Three weeks into my PGCE and this is my first blog in bloody ages. If only someone had warned me that this course would be so time consuming! I'm already into my second placement (the first was seven days in a primary school - eek!) and have spent hours and hours reading and annotating educational theorists' theories and Ofsted reports. I've observed good, bad and indifferent lessons, met some inspiring practitioners, spent half my bursary on printer ink and have now, thankfully, managed to overcome my shyness and forge some fledgling friendships with fellow students.
The course itself seems excellent. A varied programme of guests, tasks, workshops and lectures has rarely been anything other than illuminating - and has often been thoroughly good fun. My personal tutors (a job-sharing combo of avuncular idealist and maternal pragmatist) are utterly wonderful and, other than the token loud-mouthed irritant, the other student teachers are a decent bunch. I'm the eldest by a good few years, and although there are a couple more 'mature' students, the vast majority are fresh from university. I've yet to succumb to the temptation of going out on one of their regular post-lecture boozing sessions.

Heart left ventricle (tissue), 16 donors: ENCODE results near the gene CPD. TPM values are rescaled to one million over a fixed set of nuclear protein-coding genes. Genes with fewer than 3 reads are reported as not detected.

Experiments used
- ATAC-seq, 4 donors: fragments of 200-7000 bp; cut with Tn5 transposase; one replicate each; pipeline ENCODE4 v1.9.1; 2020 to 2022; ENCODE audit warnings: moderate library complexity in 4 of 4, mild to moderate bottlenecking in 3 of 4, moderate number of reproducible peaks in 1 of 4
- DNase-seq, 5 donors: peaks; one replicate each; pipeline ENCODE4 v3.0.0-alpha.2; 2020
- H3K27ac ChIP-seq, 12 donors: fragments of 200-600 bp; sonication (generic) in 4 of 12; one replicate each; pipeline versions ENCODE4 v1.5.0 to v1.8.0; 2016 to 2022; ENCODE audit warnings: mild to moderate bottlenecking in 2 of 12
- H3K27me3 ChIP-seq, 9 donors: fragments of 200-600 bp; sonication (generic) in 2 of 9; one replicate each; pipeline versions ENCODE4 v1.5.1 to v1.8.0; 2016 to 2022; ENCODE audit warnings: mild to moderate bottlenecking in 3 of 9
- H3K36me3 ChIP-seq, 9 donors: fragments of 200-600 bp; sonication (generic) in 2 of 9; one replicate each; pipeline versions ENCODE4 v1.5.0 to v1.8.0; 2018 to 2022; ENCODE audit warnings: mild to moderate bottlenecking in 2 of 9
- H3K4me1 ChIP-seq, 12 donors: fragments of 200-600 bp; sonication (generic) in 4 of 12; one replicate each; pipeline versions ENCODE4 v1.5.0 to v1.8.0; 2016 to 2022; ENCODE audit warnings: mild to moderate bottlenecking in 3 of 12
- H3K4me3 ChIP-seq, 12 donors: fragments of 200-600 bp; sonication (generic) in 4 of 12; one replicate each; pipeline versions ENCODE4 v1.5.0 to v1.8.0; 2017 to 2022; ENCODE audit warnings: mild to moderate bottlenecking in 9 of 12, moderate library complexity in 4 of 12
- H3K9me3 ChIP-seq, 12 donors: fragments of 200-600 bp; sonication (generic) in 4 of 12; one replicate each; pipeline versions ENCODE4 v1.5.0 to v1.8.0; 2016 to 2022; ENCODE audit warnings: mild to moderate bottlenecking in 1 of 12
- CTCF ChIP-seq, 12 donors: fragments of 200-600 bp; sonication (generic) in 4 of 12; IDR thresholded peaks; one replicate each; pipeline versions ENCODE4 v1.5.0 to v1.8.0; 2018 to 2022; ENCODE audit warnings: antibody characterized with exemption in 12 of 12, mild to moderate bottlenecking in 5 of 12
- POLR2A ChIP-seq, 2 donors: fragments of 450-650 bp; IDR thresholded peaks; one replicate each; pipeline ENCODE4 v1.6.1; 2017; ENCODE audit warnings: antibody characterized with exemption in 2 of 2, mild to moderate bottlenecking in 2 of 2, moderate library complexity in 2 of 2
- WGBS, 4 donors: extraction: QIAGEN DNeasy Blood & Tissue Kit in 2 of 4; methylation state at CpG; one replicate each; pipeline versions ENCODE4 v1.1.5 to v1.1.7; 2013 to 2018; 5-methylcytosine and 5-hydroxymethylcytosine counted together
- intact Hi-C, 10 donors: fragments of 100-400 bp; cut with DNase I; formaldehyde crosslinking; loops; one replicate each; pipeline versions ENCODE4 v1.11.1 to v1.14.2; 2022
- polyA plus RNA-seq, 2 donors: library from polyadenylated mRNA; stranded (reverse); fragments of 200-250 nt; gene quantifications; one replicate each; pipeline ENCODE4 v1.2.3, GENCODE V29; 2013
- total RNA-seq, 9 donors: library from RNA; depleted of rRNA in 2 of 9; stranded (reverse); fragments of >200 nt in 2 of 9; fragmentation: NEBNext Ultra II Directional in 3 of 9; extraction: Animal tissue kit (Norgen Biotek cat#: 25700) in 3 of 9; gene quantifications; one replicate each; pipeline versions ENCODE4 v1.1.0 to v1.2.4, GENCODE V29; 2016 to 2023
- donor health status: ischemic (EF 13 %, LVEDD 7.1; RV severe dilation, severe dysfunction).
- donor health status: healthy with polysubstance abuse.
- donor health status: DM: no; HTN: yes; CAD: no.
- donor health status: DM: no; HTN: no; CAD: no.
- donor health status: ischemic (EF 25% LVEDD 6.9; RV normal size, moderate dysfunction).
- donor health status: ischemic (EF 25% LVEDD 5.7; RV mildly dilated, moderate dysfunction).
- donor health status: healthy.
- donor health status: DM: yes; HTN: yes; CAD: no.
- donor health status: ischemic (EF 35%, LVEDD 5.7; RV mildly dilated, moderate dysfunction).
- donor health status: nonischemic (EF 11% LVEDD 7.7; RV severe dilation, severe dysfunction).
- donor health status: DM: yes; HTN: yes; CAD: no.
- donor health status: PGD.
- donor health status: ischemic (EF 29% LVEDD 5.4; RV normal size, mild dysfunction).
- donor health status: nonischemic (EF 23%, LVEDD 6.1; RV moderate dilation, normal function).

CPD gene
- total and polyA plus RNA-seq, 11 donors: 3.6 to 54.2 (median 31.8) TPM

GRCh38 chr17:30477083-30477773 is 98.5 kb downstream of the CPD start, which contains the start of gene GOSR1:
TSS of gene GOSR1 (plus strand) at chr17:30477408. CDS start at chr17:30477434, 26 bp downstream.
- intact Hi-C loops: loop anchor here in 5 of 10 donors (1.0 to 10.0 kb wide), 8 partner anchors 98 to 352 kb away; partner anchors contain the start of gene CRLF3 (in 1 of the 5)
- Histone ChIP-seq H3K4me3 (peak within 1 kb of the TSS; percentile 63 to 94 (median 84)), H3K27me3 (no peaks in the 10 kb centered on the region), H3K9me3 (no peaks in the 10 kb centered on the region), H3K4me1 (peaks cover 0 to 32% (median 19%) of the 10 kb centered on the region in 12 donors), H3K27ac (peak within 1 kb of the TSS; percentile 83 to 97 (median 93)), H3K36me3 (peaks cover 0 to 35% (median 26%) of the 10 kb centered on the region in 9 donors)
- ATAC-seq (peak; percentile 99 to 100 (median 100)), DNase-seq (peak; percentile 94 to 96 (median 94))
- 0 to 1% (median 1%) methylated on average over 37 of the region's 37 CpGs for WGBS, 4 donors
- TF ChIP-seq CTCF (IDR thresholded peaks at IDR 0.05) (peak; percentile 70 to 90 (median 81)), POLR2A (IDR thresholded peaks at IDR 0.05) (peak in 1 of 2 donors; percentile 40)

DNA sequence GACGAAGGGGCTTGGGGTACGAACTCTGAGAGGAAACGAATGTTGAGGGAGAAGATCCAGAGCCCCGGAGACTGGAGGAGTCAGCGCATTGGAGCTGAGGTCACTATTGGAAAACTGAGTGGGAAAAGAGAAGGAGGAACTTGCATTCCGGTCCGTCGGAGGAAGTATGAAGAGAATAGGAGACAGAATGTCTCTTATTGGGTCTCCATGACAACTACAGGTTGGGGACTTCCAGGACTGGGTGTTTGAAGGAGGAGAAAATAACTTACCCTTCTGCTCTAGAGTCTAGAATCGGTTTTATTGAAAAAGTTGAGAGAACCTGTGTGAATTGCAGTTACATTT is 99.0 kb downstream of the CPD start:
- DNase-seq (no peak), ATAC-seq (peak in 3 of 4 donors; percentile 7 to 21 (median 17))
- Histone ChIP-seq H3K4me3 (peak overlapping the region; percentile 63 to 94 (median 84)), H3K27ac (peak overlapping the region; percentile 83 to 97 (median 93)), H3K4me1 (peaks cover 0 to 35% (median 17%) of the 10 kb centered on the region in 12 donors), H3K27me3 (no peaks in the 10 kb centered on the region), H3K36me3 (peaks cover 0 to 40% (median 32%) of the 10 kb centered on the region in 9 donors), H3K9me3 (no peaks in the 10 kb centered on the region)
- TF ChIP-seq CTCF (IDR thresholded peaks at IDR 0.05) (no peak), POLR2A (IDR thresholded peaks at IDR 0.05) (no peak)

The workload has been enormous, with reams of reading to be done, auditing of our own subject knowledge to be completed, spelling and grammar tests, refelective journals, literature reviews and various other tasks to be completed. I'm keeping up admirably, but it's soon time for our first major essay and my first foray into masters-level academic writing. I'm shitting my pants at the prospect - it's a long time since my dissertation on how Napster would change the way we consumed music* - and i've done nothing similar in scope or scale since. I'll need plenty of help with it.
* Reading it again, my dissertation could have been written by Nostradamus. It predicted the rise of mySpace, Spotify, artists giving music away for free, online-only albums and various other digital music innovations. I'd like to have it retrospectively re-marked so that it got the grade it clearly deserved rather than the 2:1 it was awarded.